July 18, 2009

Yellow No. 2

By Betty Underground © 2009

It was a guest house behind a Spanish adobe style mansion just off 7th St. near Montana Ave in Santa Monica. Painted an authentic pink, it stood out like a sore thumb in the block of white and beige.

The owner was an old eccentric lady, all but completely deaf so she never bothered us. She never heard us. We occasionally saw her barking orders at the gardener about the care and tending to of her prized Hydrangea. He was Russian and would yell back at her in his native tongue prompting her to throw her hands up in the air and storm back into the house. I watched them from the kitchen table and was struck by the obvious sexual tension between them. Wondered if she called him over late at night to tend to her other needs.

We shared, for the second time in our long relationship, this guest house tucked in the corner of the property. Our entrance private and parking was included. A small storage shed out the side door housed our washer and dryer. Bonus for as much laundry we seemed to go through. Him with is numerous sports and me, well, I was just a girl in need of frequent daily wardrobe changes.

It was a one room flat. But it was huge. A separate kitchen with one of those great old Wolfe stoves. Tiled countertops and open shelving instead of cabinets. It was a chef's dream kitchen with plenty of space to hang pots and pans and a massive pantry. The refrigerator was a 1950's replica icebox in sea-foam green. I hated sea-foam green but it worked on the fridge and I was half tempted to steal it when we moved out years later.

The bathroom was well appointed with a bear claw tub, separate water closet and a porcelain sink with a horrible blue Danish floral pattern and gold fixtures. Must have cost a fortune but it was ugly as sin.

The main room, as I said, was huge. At one end, our king size bed centered on the wall under the window. Foot of the bed away from the door, because it is bad luck if your feet point towards the door. That is how they carry the dead out.

The opposite wall was covered in built-in redwood bookcases. Ceiling-to-floor and we had them stuffed with books. No room for knick-knacks. Books laying on top of rows of books and books stacked on the floor next to rows of books.

The walls were fairly sparse. He had acquired two Henry Miller prints when his grandfather, an art collector, passed. Miller was one of his favorite writers and he felt no other art should share a wall with him.

The middle of the room was our living space. Sofa, chair and an oblong Eames coffee table he bought in Chelsea the last day he lived in NYC. It had a shelf underneath where a small box sat on a beveled edged mirror with a gold swirled pattern in it. I had found that mirror at one of the estate sales in the neighborhood and had intended to frame it but never got around to it.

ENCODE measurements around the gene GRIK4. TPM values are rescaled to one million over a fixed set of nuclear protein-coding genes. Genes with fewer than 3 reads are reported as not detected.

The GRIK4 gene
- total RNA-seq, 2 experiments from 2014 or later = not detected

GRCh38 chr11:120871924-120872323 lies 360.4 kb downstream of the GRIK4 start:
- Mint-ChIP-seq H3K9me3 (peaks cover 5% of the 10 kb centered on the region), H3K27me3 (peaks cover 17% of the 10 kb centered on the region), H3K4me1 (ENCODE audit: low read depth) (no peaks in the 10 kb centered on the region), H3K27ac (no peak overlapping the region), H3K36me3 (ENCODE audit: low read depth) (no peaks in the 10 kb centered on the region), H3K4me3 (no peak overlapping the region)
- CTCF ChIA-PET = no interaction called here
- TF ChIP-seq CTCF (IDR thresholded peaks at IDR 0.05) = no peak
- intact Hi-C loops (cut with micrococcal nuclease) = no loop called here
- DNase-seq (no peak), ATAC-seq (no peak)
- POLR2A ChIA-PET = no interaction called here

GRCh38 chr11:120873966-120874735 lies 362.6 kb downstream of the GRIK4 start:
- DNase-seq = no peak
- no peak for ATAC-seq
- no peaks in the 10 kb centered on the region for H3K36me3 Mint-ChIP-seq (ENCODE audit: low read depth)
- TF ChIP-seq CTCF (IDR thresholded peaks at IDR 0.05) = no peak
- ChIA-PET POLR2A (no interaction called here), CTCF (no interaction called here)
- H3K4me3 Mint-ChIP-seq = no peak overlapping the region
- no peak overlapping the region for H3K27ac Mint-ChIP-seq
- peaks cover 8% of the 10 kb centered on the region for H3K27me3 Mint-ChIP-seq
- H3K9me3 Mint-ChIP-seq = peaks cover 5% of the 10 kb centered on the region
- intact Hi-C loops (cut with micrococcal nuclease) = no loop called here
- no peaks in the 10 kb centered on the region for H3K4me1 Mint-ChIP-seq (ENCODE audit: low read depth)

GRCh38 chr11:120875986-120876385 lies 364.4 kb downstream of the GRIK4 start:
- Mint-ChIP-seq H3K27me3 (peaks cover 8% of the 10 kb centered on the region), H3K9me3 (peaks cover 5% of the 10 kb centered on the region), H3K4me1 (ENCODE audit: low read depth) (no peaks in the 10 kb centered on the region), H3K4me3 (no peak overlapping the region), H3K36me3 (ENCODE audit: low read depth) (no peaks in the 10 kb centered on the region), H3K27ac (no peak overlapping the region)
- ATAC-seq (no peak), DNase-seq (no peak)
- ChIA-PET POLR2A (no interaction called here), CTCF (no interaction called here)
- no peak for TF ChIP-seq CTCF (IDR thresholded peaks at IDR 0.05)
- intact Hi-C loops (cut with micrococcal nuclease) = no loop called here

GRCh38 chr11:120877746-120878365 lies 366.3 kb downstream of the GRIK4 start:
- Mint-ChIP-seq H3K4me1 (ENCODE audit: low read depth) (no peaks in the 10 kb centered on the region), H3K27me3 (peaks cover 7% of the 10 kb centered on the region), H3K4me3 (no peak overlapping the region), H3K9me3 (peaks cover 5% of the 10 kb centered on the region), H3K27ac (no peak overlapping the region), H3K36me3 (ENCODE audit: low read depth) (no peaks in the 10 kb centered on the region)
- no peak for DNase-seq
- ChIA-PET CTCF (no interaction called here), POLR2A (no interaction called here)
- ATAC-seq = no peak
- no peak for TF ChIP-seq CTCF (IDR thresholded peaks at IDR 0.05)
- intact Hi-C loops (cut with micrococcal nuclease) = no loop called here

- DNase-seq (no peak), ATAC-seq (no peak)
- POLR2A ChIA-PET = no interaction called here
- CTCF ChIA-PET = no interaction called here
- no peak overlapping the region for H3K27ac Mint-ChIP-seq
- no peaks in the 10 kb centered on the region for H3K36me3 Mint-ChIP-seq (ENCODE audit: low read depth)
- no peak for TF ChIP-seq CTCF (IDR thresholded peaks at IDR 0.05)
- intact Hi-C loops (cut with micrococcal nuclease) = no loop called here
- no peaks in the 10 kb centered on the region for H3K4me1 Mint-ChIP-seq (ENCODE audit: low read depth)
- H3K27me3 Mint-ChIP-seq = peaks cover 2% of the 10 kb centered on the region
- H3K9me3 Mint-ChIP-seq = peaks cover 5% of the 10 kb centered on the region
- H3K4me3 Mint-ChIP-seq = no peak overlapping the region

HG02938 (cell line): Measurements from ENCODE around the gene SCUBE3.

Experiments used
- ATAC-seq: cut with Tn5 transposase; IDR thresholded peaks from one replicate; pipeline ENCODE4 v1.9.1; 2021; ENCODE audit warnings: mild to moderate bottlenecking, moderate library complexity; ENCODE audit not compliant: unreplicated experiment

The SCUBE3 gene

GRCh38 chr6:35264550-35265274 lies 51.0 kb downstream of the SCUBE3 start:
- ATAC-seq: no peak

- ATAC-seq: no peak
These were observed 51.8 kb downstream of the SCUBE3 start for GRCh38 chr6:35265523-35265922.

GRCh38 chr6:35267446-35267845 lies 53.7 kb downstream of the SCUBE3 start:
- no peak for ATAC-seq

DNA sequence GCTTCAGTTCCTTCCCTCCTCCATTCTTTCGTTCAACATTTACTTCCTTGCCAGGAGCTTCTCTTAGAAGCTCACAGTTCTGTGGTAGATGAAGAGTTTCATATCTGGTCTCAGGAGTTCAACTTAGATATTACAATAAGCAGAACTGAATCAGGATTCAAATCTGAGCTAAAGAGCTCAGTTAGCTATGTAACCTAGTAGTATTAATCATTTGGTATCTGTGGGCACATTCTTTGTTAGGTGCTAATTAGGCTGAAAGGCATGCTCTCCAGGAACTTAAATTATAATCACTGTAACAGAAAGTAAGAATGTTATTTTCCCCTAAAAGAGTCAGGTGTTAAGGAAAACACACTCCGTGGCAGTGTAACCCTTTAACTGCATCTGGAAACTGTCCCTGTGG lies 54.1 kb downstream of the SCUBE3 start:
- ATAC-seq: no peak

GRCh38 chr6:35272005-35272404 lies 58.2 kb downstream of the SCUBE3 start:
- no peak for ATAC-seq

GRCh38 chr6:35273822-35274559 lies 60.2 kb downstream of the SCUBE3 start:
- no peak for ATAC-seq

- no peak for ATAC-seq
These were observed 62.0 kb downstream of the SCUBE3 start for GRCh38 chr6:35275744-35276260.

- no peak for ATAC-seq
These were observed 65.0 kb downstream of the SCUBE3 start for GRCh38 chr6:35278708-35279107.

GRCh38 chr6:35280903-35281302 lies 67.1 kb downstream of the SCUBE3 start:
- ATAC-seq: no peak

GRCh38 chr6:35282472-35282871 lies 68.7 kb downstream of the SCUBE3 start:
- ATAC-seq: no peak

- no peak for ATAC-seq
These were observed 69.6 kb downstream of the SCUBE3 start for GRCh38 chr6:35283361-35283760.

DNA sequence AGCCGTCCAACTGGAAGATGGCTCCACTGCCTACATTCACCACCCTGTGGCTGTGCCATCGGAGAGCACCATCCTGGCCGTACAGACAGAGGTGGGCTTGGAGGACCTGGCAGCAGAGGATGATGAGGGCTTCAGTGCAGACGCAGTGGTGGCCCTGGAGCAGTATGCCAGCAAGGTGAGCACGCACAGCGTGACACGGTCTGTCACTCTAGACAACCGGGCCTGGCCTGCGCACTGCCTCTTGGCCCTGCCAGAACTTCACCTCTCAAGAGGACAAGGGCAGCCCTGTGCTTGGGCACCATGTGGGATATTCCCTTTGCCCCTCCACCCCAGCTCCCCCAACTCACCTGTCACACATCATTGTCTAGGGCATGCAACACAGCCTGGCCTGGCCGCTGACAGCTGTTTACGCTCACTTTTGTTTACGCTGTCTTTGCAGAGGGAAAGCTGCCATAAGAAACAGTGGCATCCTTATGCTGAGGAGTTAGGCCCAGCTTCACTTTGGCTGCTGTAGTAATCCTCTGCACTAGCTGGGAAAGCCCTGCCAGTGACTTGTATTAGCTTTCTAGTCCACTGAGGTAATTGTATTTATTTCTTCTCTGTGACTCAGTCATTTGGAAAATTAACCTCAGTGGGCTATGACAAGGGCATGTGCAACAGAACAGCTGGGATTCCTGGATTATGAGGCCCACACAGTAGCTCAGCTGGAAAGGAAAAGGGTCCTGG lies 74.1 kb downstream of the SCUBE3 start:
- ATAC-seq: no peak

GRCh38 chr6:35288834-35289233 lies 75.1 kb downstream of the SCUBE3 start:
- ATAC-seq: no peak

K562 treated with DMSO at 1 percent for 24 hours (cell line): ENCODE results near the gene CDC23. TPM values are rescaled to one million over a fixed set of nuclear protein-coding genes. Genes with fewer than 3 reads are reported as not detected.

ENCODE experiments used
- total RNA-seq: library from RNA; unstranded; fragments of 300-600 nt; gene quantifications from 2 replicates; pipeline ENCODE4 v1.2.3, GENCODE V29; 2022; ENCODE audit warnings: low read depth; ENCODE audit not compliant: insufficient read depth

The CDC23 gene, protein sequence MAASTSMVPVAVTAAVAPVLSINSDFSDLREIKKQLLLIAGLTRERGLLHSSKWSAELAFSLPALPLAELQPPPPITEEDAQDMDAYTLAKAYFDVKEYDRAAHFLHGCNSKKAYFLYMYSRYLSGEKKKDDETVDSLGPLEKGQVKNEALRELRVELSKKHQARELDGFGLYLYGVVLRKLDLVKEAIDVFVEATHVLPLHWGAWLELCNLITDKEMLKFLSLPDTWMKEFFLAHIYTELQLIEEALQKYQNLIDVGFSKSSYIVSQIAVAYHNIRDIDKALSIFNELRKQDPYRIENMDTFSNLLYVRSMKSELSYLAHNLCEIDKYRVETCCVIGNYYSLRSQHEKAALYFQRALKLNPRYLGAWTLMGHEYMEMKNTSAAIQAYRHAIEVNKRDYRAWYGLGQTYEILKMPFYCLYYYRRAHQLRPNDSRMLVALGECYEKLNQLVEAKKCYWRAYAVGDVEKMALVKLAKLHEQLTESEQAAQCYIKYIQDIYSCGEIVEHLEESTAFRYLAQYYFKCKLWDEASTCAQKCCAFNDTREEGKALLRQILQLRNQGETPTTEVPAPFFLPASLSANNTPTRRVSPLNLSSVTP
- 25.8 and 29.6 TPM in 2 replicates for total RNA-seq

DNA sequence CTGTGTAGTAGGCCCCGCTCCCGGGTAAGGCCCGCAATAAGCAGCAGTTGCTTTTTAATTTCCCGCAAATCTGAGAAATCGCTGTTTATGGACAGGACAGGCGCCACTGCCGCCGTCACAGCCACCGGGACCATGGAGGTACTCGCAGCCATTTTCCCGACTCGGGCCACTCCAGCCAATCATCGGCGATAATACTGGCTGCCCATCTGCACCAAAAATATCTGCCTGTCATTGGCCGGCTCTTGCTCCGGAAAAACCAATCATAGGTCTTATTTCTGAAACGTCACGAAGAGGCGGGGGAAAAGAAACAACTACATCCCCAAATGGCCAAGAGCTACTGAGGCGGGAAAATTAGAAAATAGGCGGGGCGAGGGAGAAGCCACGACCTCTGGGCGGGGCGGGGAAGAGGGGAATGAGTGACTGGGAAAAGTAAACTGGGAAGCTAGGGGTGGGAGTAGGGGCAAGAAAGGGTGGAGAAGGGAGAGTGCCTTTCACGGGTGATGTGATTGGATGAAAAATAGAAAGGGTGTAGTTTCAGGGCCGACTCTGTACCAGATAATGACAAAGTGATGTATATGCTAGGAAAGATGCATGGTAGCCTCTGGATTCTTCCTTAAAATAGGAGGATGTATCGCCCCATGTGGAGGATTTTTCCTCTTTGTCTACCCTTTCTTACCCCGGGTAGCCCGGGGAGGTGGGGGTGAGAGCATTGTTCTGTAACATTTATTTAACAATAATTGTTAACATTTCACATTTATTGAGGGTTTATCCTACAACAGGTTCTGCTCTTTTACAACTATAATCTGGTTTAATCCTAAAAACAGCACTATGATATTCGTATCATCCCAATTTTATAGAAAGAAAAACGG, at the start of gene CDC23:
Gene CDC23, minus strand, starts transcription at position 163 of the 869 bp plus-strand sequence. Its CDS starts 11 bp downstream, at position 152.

On this evening we had returned early from Father's Office where we had met friends for drinks. I had drawn a bubble bath and was relaxing in the candlelit bathroom. The door open and we continued a conversation about Dante's Inferno. We had both re-read it recently and had varying opinions of the underlying meaning. That was what we did when we were coked up. We analyzed great pieces of literature as if we knew the author personally.

He had pulled the mirror and the little box from the coffee table shelf and was cutting and lining up the next round. It was the 90s in Los Angeles. We had fallen into the alteration that cocaine had provided for our creative minds. Neither of us addicted to the drug, but walking a fine line of destruction to our relationship. Being almost unable to communicate with each other without it.

I finished my bath and did a line through a rolled up $20 bill. He used a glass straw he had picked up in a head shop on Venice Beach. It was a clean batch. We had gotten some a few weeks before that was cut with aspirin. Just horrible. The drip was enough to make me ill and I chased back my gag reflex every time, I loved the affect cocaine had on me. My mind clear, unlike the haze that pot always created. Coke brought us closer. Like E, we wanted to be near each other. Touching and talking. Kissing and grabbing at one another. We were frisky but sex waited because we had things to talk about. All things. Every thing. Every topic leading to the next in an endless flow of thoughts. Connected thoughts. We were connected to each other in an almost ethereal manner.